In summary, the DC machine has a moderate power density, a small efficiency and reliability but has the advantage of low costs and simple controllability, especially for small rated powers.
Figure shows torque speed relation of a dc motor. Slightly torque region is part of shunt characteristics and highly varying torque region is a part series characteristics. Using a switching mechanism motors changes from shunt to series motor
Fig. 6 Characteristic Curves Of DC Machines
8. INDUCTION MACHINE(IM)
Induction machines with squirrel-cage rotor belong, as well as the DC machine, to the most technically mature machines, but they offer a higher power density and a better efficiency when compared to the DC machine. The dominant losses in IM machines are the copper losses. Due to the lower magnetization current in the range of field weakening, the copper losses are copper losses are reduced and accordingly the IM provides a wide speed range in combination with a comparatively good efficiency at high speeds. The required magnetization current and the copper losses in the rotor decrease the efficiency in the range of nominal speed compared to PMSM’s. A disadvantage is the heat in the rotor as a result of the losses, which requires cooling and restricts overload capacity. Furthermore, an air gap as small as possible is necessary to decrease the magnetization current, but this requires tighten tolerances during fabrication and thus increases production costs.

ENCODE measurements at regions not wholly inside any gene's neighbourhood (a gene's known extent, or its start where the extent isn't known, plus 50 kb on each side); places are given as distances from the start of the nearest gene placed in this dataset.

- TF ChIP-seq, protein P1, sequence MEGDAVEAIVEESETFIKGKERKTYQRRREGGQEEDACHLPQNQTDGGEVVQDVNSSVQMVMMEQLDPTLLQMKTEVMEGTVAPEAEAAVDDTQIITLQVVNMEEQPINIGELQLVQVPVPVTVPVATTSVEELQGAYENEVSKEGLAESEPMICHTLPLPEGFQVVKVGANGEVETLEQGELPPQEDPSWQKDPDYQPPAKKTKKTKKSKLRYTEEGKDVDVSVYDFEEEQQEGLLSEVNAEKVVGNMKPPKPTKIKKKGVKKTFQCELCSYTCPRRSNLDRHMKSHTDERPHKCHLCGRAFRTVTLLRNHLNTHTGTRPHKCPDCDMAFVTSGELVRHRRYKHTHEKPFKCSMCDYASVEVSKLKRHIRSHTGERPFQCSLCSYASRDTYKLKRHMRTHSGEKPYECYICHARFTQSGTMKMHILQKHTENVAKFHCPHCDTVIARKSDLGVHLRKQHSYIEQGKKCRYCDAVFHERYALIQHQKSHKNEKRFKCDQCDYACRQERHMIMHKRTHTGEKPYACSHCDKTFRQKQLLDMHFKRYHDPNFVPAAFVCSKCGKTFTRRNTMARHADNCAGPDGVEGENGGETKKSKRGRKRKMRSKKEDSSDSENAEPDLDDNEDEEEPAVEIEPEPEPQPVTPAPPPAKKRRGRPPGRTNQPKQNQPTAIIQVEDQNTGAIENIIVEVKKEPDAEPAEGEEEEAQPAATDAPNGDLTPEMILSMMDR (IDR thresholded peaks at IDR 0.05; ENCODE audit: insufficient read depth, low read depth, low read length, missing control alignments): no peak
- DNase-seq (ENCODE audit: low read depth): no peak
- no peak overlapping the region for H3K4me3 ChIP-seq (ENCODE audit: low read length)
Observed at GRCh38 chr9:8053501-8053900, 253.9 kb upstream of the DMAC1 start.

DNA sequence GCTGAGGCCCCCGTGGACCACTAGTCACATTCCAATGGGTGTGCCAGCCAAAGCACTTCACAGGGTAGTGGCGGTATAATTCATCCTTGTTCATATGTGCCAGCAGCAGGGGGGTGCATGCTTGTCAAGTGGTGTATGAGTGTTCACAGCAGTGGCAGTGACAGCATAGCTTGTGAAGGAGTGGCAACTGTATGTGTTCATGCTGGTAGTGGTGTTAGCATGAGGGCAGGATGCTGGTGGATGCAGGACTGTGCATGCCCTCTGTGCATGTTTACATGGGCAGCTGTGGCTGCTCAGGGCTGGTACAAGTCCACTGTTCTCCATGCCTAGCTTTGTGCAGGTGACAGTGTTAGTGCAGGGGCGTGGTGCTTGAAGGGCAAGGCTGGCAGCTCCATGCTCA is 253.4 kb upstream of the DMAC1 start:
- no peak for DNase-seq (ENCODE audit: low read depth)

Figure shows the typical characteristics of an IM drive. Vector control of IM’s can decouple it torque control from field control. Extended speed range operation with constant power beyond the base speed is accomplished by flux weakening.
Fig. 7 Characteristic Curve Of IM
9. PERMAMENT MAGNET SYNCHRONOUS MACHINE(PMSM)
The excitation of the PMSM is provided by permanent magnets in the rotor. This machine benefits from the high energy density of the magnets, because the permanent magnet excitation requires little space. Since no excitation current is required, the PMSM provides a high overall efficiency in the range of nominal speed. The dominant losses of the PMSM are the iron losses, which mostly occur in the stator, so they can be easily dissipated by a case cooling system. Hence, the PMSM exceeds the IM in power density and efficiency. Its major disadvantage is the high costs of rare-earth magnets such as NdFeB. Another disadvantage is the additional current component required for field weakening, whereby higher stator losses occur and the efficiency decreases at high speeds. Furthermore the overload capacity is restricted by the magnet characteristics. To prevent them from irreversible demagnetization, high magnet temperatures in combination with high stator currents must be avoided - a reliable temperature detection is essential.
PMSM motors inherently have a short constant-power region due to their rather limited field weakening capability, resulting from the presence of the PM field (the fixed PM limit their extended speed range). In order to increase the speed range and improve the efficiency of PM brushless motors, the conduction angle of the power converter can be controlled at above the base speed.
Fig.8 Characteristic Curve Of PMSM
10. EVALUATION OF THE ELECTRICAL MACHINES
The machine characteristics and their advantages and disadvantages are summarized in Table.
Table.1 Comparative Evaluation Of Electrical Machines